Roman law is a huge topic. In other words, there are too many important laws/principles to mention. In light of this, let me give you a sample of some of the most important principles.
First, the Twelve Tables, Rome's earliest laws were made public to give parity to all people. Before this time, only the elite of Rome knew the law. This situation obviously favored the aristocracy. The publishing of the Twelve Tables, therefore, was a watershed moment.
Second, the Licinian Sextian Acts of 367 put an end to the struggle of the orders. This law allowed all classes of people to run for office and hold Rome's highest office. This fact helped to create equality.
Another important principle of Roman law is that it took its shape from various sources. For example, according to Cicero, equity, custom, decided cases, legislation of assemblies, resolutions of the senate, edict of magistrates, and the decision of the jurists can be sources of law.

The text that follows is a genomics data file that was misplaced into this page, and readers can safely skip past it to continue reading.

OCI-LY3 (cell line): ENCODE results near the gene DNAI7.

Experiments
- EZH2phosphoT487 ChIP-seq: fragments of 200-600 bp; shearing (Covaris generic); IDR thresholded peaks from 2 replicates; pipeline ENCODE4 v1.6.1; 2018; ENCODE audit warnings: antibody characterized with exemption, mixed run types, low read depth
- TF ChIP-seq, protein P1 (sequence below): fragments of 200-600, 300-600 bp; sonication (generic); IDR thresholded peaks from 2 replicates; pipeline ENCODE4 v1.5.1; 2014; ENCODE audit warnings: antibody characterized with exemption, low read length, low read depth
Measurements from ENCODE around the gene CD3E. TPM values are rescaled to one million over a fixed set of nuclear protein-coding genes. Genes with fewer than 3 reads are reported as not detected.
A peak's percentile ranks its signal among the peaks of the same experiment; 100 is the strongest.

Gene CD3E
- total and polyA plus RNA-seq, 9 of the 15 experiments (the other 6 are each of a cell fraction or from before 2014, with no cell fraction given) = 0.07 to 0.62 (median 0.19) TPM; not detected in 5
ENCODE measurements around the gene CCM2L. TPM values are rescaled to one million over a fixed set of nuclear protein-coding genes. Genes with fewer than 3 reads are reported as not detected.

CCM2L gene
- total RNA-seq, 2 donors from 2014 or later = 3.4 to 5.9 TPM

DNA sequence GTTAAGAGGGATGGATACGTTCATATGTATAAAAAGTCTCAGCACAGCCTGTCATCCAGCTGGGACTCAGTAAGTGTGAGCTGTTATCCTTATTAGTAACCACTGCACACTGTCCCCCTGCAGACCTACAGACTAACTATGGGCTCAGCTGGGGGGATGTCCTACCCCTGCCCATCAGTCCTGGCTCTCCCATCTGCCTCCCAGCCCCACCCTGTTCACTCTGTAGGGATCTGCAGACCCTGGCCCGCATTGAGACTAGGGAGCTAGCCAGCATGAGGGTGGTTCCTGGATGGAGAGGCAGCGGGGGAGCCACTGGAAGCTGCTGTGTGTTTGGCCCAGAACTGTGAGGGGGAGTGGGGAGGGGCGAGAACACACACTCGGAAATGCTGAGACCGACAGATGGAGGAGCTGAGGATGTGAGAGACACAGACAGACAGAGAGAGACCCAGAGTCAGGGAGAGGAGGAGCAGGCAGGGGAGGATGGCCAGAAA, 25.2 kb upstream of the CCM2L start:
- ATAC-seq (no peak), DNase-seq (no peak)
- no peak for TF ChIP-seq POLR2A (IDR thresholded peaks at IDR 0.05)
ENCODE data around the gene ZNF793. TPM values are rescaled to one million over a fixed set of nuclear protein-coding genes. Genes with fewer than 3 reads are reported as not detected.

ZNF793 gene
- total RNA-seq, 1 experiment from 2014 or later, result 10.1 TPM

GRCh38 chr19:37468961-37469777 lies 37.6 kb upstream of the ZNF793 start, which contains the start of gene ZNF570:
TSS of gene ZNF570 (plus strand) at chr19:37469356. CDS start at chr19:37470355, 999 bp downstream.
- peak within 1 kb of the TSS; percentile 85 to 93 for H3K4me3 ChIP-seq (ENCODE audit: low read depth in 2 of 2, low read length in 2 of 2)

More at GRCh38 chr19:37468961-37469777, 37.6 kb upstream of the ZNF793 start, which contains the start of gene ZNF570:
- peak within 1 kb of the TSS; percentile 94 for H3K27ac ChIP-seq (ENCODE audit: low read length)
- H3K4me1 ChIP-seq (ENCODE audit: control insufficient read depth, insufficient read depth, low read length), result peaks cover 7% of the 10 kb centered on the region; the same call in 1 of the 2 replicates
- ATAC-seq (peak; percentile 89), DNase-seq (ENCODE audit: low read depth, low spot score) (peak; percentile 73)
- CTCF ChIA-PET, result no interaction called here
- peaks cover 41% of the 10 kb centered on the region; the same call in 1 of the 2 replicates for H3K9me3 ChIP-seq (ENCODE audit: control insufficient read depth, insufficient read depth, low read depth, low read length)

Finally, Roman law used social pressure to uphold the importance of law and order. In other words, it was the job of the pursuer to get the defendant to court and in a shame based society it is believed that the defender would come, even if he was more powerful to protect his reputation. If this did not work, the Praetor could treat the defendant as in hiding and sell as his property